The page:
A cataract is an abnormality affecting the eye's lens that causes it to become opaque and a white or light blue-grey color rather than clear and transparent. An animal is blind if it has cataracts that involve the entire lens of both eyes. Cataracts most commonly affect dogs and often form because of a genetic predisposition, as a complication of certain diseases (e.g., diabetes mellitus), or because of injury to or inflammation of the eye.




Owners of older dogs often mistake a less serious and very common condition called lenticular sclerosis with cataracts, but a veterinarian can differentiate between the two disorders by performing a thorough eye exam. Once cataracts are diagnosed a general health work-up that includes blood work and a urinalysis is needed to search for any underlying disease that may have led to the formation of cataracts and to determine if the animal is healthy enough to undergo cataract removal surgery.




By far the most effective form of treatment for cataracts is surgery. A veterinary ophthalmologist will first assess an animal's chances of regaining vision before recommending that cataracts be removed. In many cases, removing the lens from only one eye allows animals to see well enough to go about their daily lives with ease. If surgery is not appropriate and the cataracts do not involve the entire lens, eye drops that cause the pupil to dilate may improve an animal's vision. It must be remembered that even if eyesight cannot be restored, blind dogs can still enjoy an excellent quality of life.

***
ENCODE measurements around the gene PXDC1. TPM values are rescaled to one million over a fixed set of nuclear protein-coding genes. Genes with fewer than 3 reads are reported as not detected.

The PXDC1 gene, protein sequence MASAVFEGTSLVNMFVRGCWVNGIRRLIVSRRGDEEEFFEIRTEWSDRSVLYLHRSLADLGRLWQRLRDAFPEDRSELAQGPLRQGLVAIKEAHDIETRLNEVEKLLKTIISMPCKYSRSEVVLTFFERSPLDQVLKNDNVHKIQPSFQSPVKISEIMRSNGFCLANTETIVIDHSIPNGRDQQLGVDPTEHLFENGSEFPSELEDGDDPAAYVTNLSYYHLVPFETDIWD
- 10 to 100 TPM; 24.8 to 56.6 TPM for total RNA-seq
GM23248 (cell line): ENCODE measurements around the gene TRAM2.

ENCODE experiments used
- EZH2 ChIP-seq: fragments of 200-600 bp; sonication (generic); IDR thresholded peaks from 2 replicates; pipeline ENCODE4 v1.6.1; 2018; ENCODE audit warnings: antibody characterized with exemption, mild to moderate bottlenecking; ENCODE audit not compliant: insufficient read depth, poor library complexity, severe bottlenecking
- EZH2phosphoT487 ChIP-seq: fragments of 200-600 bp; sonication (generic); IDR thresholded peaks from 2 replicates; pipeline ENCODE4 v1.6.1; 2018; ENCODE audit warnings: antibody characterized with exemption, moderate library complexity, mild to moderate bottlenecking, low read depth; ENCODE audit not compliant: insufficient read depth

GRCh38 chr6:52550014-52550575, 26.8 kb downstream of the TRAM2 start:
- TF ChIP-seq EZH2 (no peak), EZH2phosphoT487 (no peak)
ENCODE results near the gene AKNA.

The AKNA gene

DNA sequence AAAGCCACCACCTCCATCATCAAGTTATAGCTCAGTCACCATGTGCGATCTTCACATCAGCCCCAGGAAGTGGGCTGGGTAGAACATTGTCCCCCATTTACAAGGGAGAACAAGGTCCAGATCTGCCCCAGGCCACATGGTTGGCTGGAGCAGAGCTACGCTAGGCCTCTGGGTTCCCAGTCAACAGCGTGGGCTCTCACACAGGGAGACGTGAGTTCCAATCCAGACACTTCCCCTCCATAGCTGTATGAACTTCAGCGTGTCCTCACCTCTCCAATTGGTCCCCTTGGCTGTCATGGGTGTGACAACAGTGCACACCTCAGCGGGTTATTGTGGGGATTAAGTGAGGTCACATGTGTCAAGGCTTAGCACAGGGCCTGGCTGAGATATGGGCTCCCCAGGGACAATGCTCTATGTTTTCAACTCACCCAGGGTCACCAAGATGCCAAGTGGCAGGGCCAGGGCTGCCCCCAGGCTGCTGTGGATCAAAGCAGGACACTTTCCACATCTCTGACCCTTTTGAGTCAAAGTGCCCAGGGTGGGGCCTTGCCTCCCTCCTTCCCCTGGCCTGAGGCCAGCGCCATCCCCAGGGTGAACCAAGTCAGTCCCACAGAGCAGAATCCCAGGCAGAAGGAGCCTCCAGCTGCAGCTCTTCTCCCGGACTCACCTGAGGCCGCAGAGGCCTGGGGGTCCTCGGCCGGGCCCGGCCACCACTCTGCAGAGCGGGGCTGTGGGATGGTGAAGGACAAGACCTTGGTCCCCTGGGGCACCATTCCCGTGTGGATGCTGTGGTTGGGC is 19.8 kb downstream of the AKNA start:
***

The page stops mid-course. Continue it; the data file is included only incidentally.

Written by: Jennifer Coates, DVM
Last reviewed: October 2, 2008